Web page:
Micronutrients. Macro effects!
Rice: high energy, low nutritive value
Rice is a major food staple for over 3 billion people, representing the major carbohydrate and even protein source in SE Asia, but also in Africa. Unfortunately, rice is a poor source of many essential micronutrients (Table 1). Thus, a rice-based diet is the primary cause of micronutrient malnutrition throughout much of the developing world. Iron, zinc, and vitamin A deficiencies are common in rice-consuming regions. These deficiencies account for decreased work productivity, reduced mental capacity, stunting, blindness, increased child mortality, and elevated morbidity and mortality in general.
|Table 1. Composition and dietary contributions from white, long-grain, non-enriched rice (USDA Nutrient Database, 2001).|
|Percent RDAs are derived from data obtained from the Institute of Medicine/Food and Nutrition Board (2001). Daily rice intake is assumed at 200 g DW/adult. DW, dry weight; RDA, recommended daily allowance.|
Rice is the major energy source of more than half the world population, yet it lacks many life-supporting nutrients. People who cannot afford a balanced diet suffer from multiple micronutrient deficiencies. Some important nutrients are lost during polishing, but unpolished rice cannot be stored, because the outer layer containing those nutrients is rich in lipids (fat) and is thus susceptible to oxidation processes that make the rice rancid and hence untasty.
Amelioration of micronutrient deficiencies can be achieved either by supplementation programs or by food-based approaches. Supplementation programs, while effective, are not sustainable without continuous funding, and do not always reach the neediest individuals. Food-based approaches include the fortification of common foodstuffs (during processing) or the consumption of micronutrient-dense foods (which may necessitate plant breeding, improved crop management, and social marketing). Micronutrient-dense cultivars can be selected from within existing germplasm, or can be generated de novo through genetic modification. In either case, scientists have coined the term "biofortified" for genotypes that deliver increased levels of essential minerals or vitamins. Biofortification, when applied to staple crops, such as rice, is a sustainable approach, provided that access to the technology in the form of seeds is unrestricted.
A shining example of biofortification was the creation of Golden Rice (GR), which earnes its name from its ability to produce the provitamin A carotenoid β-carotene in rice endosperm. This was achieved by expressing two foreign genes (encoding phytoene synthase and carotene desaturase) in rice (Ye et al. 2000). The first generation of GR produced a realtively low amount of provitamin A (Beyer et al. 2002). Improved versions of GR, with significantly higher β-carotene levels are now available.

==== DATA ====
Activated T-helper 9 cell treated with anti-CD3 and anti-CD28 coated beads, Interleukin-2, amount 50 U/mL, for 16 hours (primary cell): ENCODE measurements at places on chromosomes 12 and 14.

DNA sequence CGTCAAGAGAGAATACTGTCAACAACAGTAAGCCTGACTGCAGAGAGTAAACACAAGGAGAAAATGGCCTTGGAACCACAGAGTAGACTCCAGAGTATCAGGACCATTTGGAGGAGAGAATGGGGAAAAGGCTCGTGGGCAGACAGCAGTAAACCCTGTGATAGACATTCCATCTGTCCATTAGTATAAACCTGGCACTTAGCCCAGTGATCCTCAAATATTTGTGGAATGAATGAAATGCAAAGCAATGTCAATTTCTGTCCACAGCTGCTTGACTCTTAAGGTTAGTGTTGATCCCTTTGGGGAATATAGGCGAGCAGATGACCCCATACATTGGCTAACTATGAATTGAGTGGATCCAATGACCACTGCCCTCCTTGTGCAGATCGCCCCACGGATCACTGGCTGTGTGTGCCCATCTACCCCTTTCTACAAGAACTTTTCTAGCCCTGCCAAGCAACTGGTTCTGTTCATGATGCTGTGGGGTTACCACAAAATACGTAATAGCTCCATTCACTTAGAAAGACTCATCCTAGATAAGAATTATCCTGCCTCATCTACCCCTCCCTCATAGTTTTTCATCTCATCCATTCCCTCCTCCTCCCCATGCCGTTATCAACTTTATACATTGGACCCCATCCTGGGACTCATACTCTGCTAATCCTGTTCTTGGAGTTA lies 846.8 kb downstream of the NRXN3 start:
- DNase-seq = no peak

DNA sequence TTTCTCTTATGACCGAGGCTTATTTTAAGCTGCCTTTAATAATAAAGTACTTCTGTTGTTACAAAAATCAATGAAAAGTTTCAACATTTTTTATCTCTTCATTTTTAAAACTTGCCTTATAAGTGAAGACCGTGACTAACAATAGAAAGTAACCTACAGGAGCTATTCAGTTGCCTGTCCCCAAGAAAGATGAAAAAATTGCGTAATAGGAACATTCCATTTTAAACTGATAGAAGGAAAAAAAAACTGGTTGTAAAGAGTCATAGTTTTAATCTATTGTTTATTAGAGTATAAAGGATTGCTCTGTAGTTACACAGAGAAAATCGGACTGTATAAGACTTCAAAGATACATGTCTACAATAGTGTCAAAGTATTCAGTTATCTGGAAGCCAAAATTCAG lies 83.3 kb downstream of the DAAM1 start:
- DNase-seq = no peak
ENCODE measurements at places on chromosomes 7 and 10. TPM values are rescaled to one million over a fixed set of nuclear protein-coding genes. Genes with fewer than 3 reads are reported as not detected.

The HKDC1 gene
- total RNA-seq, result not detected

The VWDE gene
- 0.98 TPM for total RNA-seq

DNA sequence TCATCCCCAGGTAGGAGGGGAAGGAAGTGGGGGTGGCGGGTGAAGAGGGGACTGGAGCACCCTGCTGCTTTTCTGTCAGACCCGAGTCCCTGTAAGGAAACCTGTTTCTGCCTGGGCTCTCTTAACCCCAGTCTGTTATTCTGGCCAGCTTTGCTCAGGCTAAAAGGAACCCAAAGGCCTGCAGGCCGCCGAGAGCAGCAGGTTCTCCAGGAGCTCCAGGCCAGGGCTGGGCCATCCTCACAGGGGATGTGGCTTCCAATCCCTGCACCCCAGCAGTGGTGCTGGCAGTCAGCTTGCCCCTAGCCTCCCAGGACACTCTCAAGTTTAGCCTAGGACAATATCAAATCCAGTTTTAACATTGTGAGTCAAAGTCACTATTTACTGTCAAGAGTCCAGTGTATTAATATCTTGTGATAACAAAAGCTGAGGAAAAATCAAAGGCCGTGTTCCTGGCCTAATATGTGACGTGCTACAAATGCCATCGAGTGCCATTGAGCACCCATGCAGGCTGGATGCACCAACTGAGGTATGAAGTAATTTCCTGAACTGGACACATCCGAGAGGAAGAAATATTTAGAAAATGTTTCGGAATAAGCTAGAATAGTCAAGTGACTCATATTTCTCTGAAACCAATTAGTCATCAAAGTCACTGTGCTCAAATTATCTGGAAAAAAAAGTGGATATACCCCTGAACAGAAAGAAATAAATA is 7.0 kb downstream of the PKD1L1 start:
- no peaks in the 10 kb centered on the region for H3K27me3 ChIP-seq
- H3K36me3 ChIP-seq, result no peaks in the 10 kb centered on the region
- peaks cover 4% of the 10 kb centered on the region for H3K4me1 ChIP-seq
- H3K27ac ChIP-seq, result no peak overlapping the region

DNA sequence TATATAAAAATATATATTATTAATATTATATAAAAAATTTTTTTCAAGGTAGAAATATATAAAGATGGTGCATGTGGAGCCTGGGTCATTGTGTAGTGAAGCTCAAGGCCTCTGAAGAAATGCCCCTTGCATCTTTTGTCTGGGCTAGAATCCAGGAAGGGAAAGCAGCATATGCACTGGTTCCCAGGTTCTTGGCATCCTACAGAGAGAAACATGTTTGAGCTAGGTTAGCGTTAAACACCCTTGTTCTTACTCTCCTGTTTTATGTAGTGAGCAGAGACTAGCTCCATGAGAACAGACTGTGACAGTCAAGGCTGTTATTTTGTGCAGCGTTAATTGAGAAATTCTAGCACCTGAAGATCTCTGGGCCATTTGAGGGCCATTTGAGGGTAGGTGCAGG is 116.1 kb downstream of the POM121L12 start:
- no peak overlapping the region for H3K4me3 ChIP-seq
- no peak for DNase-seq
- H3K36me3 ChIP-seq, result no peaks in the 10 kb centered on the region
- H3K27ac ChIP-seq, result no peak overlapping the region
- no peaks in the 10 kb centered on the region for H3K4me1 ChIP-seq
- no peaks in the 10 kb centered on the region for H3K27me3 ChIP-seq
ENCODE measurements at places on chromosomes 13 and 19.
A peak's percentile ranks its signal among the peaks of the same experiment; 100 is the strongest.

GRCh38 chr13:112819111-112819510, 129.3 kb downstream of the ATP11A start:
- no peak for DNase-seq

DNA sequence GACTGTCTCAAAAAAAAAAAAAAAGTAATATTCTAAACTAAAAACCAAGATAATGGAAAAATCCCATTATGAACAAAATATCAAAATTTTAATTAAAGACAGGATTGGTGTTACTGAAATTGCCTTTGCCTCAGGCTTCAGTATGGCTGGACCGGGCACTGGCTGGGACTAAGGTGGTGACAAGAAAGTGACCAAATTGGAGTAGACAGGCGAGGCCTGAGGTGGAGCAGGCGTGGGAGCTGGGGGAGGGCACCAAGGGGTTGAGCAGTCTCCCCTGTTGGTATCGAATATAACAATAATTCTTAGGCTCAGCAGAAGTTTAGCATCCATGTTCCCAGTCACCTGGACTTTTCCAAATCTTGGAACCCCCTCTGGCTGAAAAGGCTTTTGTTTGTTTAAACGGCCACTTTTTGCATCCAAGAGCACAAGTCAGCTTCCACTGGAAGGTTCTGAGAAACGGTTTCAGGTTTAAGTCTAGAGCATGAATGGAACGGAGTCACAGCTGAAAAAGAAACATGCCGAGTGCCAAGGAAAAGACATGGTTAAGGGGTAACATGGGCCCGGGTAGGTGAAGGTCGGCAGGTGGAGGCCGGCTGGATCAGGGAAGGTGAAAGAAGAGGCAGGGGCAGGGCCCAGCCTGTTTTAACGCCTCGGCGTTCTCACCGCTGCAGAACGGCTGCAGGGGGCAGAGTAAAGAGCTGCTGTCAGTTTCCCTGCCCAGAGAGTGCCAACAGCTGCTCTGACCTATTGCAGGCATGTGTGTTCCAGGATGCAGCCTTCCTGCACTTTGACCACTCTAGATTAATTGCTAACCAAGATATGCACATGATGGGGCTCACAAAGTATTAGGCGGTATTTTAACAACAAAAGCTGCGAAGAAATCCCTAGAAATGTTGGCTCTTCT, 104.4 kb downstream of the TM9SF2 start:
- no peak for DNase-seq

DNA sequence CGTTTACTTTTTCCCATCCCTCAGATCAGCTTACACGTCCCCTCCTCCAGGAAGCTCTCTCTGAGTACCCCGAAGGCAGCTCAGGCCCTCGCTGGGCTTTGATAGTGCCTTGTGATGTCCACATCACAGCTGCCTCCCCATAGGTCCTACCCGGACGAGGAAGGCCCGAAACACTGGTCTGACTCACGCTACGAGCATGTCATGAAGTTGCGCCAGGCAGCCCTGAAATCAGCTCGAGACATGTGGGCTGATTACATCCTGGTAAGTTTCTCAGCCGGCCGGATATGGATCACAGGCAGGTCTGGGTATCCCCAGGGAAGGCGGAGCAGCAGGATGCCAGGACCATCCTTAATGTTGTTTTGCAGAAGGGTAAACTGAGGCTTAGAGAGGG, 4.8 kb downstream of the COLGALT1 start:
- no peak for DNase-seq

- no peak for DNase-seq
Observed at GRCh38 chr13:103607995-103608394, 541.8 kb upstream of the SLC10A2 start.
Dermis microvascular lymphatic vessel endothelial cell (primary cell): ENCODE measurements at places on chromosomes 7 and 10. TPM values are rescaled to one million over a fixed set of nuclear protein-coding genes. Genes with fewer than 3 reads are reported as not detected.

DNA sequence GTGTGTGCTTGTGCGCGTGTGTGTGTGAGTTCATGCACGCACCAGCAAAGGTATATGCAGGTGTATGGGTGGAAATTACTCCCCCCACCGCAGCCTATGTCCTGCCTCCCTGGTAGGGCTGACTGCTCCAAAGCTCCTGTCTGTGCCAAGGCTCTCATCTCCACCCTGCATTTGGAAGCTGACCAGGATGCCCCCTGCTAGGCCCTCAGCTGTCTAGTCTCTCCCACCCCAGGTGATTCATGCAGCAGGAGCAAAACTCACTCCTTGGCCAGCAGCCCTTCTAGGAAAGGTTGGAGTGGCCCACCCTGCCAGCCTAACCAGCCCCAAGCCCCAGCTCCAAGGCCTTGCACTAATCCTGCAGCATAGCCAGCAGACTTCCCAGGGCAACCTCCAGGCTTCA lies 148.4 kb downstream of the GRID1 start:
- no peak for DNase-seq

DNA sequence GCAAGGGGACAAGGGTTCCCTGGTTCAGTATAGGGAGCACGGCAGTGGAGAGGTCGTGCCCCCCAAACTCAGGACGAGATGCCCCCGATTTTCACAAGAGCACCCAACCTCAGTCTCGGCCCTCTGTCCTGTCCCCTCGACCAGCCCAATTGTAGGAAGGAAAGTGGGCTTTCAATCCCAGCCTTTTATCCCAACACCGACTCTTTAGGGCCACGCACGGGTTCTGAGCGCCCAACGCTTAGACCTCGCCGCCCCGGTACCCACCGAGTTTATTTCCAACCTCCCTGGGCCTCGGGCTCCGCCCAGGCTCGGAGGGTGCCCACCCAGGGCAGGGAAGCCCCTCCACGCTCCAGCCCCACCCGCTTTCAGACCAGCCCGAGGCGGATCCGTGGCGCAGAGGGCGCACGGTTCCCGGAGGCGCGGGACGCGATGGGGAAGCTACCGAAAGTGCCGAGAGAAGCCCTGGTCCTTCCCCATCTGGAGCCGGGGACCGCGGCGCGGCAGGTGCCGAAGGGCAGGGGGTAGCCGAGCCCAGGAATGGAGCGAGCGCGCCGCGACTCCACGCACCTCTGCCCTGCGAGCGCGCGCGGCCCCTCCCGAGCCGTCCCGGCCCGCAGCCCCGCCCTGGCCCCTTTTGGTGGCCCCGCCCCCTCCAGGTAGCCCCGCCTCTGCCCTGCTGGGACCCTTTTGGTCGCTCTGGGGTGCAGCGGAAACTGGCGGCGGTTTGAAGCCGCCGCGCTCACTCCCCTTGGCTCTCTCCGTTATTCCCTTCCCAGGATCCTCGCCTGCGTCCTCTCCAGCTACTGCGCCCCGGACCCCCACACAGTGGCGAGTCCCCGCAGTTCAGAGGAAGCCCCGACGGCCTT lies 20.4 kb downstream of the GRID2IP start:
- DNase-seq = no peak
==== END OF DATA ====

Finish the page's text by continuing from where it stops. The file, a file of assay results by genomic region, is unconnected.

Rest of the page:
A recent ex-ante economic impact study carried out in the Philippines, predicts that GR adoption would significantly improve the vitamin A nutritional status of a large proportion of the population (Zimmermann and Qaim, 2004). Ongoing efforts are aiming at adding other micronutrients to the rice grain, specifically iron, zinc, high-quality protein, and vitamin E.
What other strategies have been tried? Biofortification can be considered a complement to the classic intervention approaches of supplementation or fortification. These different strategies are all important, as no single intervention can solve micronutrient malnutrition, and there are limitations to each approach. For instance, although infrequent megadoses of vitamin A can be used to replenish liver stores, this is not feasible for iron due to its limited bodily stores. Furthermore, the frequency required for an effective program for iron and zinc—preferably daily— increases the cost of the intervention and may be limited to opportunities for frequent contact (eg, schoolchildren). For practical reasons, some programs have gone with weekly iron doses, but this is less effective than daily doses and not advisable during pregnancy. Unlike other interventions, biofortified staple crops could provide a daily, sustainable supply of dietary nutrients.